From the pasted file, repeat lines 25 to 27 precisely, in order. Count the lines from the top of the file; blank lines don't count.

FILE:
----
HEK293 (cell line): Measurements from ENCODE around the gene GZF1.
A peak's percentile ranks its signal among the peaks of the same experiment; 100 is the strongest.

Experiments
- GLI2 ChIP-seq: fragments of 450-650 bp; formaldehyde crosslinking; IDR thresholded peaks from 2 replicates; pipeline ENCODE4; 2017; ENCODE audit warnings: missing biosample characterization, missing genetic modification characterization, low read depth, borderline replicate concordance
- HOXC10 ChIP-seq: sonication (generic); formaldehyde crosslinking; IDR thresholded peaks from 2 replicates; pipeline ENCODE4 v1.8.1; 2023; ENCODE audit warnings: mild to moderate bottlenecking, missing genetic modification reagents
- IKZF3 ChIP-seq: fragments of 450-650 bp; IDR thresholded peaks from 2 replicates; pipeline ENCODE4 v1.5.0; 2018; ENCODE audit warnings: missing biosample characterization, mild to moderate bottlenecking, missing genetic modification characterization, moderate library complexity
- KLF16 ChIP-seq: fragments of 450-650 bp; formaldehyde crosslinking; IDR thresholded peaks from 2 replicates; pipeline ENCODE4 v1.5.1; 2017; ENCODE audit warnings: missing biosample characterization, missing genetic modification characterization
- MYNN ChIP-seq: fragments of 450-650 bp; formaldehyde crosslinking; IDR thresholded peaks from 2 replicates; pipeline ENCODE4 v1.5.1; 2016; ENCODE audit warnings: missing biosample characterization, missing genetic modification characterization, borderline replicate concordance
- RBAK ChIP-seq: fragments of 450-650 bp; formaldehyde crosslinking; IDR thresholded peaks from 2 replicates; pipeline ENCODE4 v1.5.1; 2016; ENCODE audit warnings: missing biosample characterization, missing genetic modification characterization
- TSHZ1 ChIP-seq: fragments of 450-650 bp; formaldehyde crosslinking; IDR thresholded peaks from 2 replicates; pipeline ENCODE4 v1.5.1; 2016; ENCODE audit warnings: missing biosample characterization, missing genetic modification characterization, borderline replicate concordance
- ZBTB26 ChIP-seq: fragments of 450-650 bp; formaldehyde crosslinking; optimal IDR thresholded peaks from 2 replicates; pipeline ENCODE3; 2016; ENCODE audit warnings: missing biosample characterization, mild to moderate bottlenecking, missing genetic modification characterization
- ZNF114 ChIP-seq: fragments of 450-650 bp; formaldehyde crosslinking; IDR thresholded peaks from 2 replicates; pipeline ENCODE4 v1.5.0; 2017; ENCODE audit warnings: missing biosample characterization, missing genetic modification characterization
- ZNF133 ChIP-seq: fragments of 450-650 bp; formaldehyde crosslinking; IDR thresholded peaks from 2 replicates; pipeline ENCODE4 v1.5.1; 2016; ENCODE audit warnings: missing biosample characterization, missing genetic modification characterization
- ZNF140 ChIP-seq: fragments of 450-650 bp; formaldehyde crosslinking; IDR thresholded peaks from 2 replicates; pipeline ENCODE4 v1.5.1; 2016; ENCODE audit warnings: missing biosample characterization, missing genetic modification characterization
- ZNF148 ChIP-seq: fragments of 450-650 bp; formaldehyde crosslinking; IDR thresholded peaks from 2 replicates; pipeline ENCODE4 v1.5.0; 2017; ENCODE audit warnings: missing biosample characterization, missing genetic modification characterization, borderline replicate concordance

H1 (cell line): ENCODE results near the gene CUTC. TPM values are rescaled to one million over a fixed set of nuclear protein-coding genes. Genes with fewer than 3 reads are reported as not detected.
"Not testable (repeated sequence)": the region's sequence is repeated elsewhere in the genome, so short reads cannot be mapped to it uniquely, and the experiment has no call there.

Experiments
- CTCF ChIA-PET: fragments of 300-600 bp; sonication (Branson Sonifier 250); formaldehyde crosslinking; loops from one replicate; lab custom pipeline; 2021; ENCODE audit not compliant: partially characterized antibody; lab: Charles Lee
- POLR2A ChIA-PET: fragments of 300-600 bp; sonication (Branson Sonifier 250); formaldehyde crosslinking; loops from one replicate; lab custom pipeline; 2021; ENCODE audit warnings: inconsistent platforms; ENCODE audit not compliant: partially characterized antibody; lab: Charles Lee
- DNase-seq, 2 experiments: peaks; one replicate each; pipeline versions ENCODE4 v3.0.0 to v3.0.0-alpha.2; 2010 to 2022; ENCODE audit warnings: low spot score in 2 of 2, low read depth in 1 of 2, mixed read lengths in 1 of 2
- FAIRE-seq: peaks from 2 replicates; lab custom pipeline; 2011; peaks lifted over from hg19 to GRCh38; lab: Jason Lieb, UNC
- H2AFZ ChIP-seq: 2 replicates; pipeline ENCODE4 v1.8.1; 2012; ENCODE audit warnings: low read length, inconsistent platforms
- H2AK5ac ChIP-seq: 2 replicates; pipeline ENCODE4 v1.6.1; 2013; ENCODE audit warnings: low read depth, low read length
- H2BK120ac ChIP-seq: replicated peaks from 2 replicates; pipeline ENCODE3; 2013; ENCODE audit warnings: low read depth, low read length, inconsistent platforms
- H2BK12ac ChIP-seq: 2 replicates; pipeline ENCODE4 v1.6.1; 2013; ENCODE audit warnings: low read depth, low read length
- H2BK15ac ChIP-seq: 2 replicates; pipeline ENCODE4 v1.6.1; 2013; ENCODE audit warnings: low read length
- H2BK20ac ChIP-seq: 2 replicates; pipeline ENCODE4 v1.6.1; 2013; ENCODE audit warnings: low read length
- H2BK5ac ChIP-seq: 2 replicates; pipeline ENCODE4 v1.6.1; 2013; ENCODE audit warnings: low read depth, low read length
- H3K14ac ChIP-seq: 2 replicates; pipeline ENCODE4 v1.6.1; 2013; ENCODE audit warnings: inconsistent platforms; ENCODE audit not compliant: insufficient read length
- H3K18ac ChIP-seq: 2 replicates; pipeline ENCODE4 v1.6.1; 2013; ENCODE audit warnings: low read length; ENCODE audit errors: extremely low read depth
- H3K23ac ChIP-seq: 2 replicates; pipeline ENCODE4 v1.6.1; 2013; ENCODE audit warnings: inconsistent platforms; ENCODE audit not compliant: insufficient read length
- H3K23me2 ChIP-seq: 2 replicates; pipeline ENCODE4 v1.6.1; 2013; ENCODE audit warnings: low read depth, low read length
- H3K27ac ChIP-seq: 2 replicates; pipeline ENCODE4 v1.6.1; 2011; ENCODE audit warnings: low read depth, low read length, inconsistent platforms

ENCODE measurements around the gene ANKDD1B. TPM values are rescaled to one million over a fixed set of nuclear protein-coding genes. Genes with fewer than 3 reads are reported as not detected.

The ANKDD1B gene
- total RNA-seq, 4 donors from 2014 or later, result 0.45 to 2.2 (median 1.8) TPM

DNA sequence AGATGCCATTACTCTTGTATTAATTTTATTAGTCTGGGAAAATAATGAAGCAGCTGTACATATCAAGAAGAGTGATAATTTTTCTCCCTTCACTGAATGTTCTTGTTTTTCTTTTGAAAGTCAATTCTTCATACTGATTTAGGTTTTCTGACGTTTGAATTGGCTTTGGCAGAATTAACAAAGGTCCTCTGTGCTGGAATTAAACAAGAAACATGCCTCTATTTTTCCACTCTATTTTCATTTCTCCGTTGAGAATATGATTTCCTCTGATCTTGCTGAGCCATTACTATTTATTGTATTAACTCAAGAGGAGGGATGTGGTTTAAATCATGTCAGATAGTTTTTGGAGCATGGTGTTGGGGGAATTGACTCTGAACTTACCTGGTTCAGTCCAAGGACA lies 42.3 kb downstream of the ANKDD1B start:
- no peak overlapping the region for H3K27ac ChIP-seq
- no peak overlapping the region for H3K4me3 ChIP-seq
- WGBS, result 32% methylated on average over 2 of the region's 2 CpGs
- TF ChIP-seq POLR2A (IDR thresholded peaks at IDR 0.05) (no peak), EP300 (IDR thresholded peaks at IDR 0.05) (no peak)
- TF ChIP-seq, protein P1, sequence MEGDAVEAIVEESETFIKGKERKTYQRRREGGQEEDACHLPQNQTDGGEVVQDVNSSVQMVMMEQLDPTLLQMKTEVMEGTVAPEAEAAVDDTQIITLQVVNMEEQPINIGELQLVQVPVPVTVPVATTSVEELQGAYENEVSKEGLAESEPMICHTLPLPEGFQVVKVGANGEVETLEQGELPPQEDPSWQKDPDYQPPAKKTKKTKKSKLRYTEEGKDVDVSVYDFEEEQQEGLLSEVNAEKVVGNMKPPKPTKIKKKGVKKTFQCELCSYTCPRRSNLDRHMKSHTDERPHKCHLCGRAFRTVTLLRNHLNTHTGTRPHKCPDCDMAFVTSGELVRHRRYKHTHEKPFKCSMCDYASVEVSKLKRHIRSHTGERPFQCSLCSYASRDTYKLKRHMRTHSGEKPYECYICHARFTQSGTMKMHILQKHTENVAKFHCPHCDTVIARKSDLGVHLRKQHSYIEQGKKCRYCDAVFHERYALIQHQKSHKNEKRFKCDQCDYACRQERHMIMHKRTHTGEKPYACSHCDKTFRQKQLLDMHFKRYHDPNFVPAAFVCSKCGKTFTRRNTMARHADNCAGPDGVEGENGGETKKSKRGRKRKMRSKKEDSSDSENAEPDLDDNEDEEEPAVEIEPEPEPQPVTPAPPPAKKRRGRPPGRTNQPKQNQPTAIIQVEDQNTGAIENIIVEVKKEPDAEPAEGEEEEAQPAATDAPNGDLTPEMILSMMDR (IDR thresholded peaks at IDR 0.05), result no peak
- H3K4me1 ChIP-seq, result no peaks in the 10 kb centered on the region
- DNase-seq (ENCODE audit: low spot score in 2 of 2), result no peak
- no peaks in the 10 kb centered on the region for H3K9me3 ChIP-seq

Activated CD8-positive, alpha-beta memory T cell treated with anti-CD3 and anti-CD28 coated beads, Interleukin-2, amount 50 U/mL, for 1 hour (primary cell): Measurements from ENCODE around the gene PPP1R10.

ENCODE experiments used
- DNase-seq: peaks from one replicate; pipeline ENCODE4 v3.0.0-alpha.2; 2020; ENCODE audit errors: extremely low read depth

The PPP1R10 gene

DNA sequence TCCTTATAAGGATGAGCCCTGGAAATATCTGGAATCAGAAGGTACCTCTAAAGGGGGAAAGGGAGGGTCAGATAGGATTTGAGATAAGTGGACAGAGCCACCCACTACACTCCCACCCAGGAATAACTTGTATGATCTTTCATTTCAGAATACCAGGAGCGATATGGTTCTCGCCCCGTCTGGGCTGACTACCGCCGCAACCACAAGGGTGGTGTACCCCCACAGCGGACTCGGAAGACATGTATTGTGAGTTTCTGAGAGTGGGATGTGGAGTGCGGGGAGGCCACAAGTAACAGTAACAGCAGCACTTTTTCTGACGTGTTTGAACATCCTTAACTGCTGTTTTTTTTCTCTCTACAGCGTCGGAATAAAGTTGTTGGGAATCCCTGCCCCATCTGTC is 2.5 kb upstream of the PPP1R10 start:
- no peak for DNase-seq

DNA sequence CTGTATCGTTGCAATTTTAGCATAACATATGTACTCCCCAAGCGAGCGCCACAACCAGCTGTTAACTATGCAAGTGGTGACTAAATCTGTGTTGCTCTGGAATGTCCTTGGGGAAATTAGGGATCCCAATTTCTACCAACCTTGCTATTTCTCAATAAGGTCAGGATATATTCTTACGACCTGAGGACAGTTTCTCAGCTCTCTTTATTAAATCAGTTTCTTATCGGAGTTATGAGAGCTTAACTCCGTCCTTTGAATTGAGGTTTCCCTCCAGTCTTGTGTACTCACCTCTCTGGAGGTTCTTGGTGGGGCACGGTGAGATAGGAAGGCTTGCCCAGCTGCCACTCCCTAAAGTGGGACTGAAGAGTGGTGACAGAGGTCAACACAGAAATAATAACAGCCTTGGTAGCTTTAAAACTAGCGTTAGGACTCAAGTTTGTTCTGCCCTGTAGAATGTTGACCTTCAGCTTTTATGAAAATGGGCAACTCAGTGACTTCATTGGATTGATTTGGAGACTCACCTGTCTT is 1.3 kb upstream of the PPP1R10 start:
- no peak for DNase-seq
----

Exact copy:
- H2BK120ac ChIP-seq: replicated peaks from 2 replicates; pipeline ENCODE3; 2013; ENCODE audit warnings: low read depth, low read length, inconsistent platforms
- H2BK12ac ChIP-seq: 2 replicates; pipeline ENCODE4 v1.6.1; 2013; ENCODE audit warnings: low read depth, low read length
- H2BK15ac ChIP-seq: 2 replicates; pipeline ENCODE4 v1.6.1; 2013; ENCODE audit warnings: low read length